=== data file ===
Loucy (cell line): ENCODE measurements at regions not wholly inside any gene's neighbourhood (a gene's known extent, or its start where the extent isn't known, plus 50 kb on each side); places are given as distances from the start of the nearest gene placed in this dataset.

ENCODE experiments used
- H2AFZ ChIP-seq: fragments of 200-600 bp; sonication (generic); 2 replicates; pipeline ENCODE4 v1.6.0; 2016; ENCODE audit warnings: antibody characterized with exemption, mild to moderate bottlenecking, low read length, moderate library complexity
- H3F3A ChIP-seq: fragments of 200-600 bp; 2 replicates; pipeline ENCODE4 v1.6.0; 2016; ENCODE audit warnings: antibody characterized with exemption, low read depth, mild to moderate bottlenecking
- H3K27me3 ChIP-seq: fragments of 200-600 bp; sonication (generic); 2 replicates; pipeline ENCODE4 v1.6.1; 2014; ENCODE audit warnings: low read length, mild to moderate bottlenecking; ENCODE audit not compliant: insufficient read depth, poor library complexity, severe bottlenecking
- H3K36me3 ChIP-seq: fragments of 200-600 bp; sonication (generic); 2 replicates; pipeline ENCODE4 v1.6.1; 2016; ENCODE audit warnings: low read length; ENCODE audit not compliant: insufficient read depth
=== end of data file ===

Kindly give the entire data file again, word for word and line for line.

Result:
Loucy (cell line): ENCODE measurements at regions not wholly inside any gene's neighbourhood (a gene's known extent, or its start where the extent isn't known, plus 50 kb on each side); places are given as distances from the start of the nearest gene placed in this dataset.

ENCODE experiments used
- H2AFZ ChIP-seq: fragments of 200-600 bp; sonication (generic); 2 replicates; pipeline ENCODE4 v1.6.0; 2016; ENCODE audit warnings: antibody characterized with exemption, mild to moderate bottlenecking, low read length, moderate library complexity
- H3F3A ChIP-seq: fragments of 200-600 bp; 2 replicates; pipeline ENCODE4 v1.6.0; 2016; ENCODE audit warnings: antibody characterized with exemption, low read depth, mild to moderate bottlenecking
- H3K27me3 ChIP-seq: fragments of 200-600 bp; sonication (generic); 2 replicates; pipeline ENCODE4 v1.6.1; 2014; ENCODE audit warnings: low read length, mild to moderate bottlenecking; ENCODE audit not compliant: insufficient read depth, poor library complexity, severe bottlenecking
- H3K36me3 ChIP-seq: fragments of 200-600 bp; sonication (generic); 2 replicates; pipeline ENCODE4 v1.6.1; 2016; ENCODE audit warnings: low read length; ENCODE audit not compliant: insufficient read depth